India’s Worst Selling Cars for the first half of 2014

Snapshot – India’s car market isn’t at its brightest phase, at least in terms of sales, which have been slow across the year. though the festive season is expected to bring the much needed cheer to car sales, the first half of the year has been quite subdued. While certain cars have managed to do very well in the first half of the year with many continuing their good run at the hustings, the perennial laggards continue to languish at the bottom of their respective segments. CarToq takes a look at India’s worst selling cars for the first half of 2014 segment-wise, in the sub-25 lakh rupee categories.

Entry Level Small Car – Chevrolet Spark

The Chevrolet Spark is a competent car that has been losing sales rapidly. With just 954 units sold in the entry-level small car segment, which is a big volume space, questions are bound to be raised on the Spark existence in General Motors India’s portfolio. The car uses a 1 liter-4 cylinder petrol engine that is more powerful than the likes of the Nano, Alto 800 and the Eon 800 but loses out on the fuel efficiency stakes.

B+ Segment Hatchback – Mahindra Verito Vibe

The Mahindra Verito Vibe had a bad vibe written all over it right from the outset considering the car’s quirky styling and confused positioning. Though available with a a highly capable and frugal turbo diesel engine, only 1,146 units of the Vibe managed to find homes in India. That the car does use the tried and tested underpinnings of the 1st generation, wide bodied Renault Logan seems lost on buyers.

Compact Sedan – Tata Indigo eCS

Although sales numbers of the Tata Indigo eCS haven’t been released (Tata Motors combines Indigo eCS and Manza sales), the car is the lowest selling compact sedan in India. This conclusion can be drawn as the combined sales of the Indigo eCS and the Manza is still lower than other compact sedans such as the Dzire, Xcent and Amaze. India’s first sub-4 meter sedan, the Indigo eCS is sold with petrol, diesel and CNG fuel options, giving the buyer a wide range of options. However, the car’s appeal lies mainly in the cab market.

C-Entry Sedan Segment – Hindustan Ambassador

The Ambassador’s production has ground to a halt with no silver lining in sight as loss-battered Hindustan Motors has downed its shutters. With 690 units sold in the first six months of the year, the Ambassador is also the lowest selling sedn in the entry level category whose other players include the Toyota Etios, the Ford Classic and the Chevrolet Sail. The Ambassador goes into India’s automotive history as a legend, which held its own against many modern cars for many years.

C Sedan Segment – Renault Scala

Badge engineering does not work in India and the proof of the pudding is the Renault Scala C-Segment sedan. With paltry sales of 1,013 units for the first 6 months of 2014, the Scala sits at the bottom of the pile. The sedan is arguably better looking than the Nissan Sunny, the car on which it it based. Though petrol and turbo diesel engined models with manual and automatic transmissions are on offer, the Scala continues to be a market dud.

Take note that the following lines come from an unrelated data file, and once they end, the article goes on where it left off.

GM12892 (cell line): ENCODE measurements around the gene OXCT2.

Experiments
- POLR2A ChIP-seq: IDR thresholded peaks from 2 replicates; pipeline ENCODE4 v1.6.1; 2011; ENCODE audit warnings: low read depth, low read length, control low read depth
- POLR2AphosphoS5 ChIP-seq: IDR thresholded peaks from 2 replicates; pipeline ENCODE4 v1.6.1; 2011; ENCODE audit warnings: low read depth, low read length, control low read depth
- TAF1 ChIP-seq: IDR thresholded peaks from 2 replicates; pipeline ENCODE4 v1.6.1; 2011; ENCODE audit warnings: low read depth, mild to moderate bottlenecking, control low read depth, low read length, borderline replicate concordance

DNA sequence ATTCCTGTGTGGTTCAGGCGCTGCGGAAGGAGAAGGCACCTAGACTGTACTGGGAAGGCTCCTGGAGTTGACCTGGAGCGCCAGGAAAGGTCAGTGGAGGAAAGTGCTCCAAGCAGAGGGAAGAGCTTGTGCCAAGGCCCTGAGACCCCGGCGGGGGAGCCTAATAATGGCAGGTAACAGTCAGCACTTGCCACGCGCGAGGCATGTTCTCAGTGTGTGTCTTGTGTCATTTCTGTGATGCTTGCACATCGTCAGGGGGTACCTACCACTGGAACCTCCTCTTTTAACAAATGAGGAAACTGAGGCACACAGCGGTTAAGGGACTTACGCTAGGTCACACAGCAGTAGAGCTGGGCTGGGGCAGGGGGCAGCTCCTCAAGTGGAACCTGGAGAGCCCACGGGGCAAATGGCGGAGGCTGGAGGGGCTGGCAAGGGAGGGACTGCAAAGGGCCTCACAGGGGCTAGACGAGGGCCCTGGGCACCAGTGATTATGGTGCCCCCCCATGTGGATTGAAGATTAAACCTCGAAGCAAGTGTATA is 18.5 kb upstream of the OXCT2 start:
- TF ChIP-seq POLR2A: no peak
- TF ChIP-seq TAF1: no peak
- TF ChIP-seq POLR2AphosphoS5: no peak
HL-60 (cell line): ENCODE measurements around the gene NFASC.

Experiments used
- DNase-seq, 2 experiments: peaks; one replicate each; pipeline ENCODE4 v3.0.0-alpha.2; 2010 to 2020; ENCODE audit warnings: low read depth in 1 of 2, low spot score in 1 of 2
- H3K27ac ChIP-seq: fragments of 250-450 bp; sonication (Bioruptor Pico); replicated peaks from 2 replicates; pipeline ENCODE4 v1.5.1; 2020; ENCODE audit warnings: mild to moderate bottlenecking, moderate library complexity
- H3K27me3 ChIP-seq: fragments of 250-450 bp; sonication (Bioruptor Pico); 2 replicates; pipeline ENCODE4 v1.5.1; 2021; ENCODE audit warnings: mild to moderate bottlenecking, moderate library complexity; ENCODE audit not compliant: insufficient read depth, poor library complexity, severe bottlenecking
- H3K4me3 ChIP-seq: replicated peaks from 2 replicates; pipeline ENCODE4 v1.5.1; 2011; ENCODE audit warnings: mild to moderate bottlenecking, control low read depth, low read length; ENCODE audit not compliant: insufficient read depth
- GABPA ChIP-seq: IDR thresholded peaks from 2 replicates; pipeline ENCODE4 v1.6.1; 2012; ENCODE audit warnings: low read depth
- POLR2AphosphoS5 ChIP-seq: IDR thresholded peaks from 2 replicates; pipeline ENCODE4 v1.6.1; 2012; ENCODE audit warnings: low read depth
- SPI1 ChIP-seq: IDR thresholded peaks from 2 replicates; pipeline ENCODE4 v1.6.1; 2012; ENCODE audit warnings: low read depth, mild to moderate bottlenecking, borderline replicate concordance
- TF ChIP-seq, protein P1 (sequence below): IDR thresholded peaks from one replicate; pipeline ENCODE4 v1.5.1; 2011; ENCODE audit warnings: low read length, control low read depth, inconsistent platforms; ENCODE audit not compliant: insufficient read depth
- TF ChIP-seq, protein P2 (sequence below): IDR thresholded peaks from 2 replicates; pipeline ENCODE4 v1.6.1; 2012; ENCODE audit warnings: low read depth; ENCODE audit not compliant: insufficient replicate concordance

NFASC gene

Compact SUV Segment – Premier Rio

Sales numbers of the Premier Rio haven’t been released by its maker. However, gauging by the rare sightings of the compact SUV on Indian roads, it is easy to draw a conclusion that the Rio has done worse than the next slowest seller, the Maruti Gypsy, which has clocked over 1,000 units in sales despite being available only with a petrol engine option. The Rio’s Chinese underpinnings and outdated design are two reasons why the market isn’t showing much favour.

Full Size SUV Segment – Force One

Like the Rio, the Force One is another product whose sales numbers haven’t been released by its maker. Like the Rio, the Force One is a rare sight on Indian roads, while other players in its segment, such as the Tata Safari and the Mahindra Scorpio are regular sights. Force Motors is yet to get its act in the passenger vehicle segment right and the Force One’s abject failure is a reflection of that.

MPV Segment – Nissan Evalia

Nissan is doing its best to prop up the Evalia MPV through multiple facelifts but the Japanese automaker’s efforts aren’t translating into actual sales on the ground. With 322 units shipped to dealer yards in the first 6 months of the year, the Evalia is India’s worst selling MPV. A mild refresh of the Evalia was rolled out earlier this month. On whether it makes any difference to sales numbers remains to be seen.

C+ Segment Sedan – Renault Fluence

French automaker Renault is a one car wonder in India, with only the Duster doing well. Other Renault cars have been market duds and one such example is the Fluence sedan, which has managed to bag just 243 sales in the first six months of the year. Though a facelifted version has been launched, buyers don’t seem to be allured by the Renault C+ segment sedan.

D Segment Sedan – Volkswagen Passat

The Volkswagen Passat wouldn’t be bringing up the rear of the D-Segment sedan pack in India if not for Volkswagen India stopping supply of the current-generation car. The German automaker plans to launch the 2015 Passat in India next year and sales of the current-gen version have been suspended. If the Passat is taking out of the picture, the CBU import Nissan Teana, with 14 units sold in the first half of 2014, is the rightful claimant to the “worst selling D-Segment sedan” title.

Luxury SUV – Chevrolet Captiva

The Chevrolet Captiva is another General Motors product that is doing very poor numbers. With just 35 units sold in the first half of the year. the Captiva has failed to captivate the buyer. The car is a CBU import and this approach makes it more expensive than the competition, whose best sellers use the CKD kit route into the country. Until General Motors wakes up to this fact, the Captiva will remain a lost cause.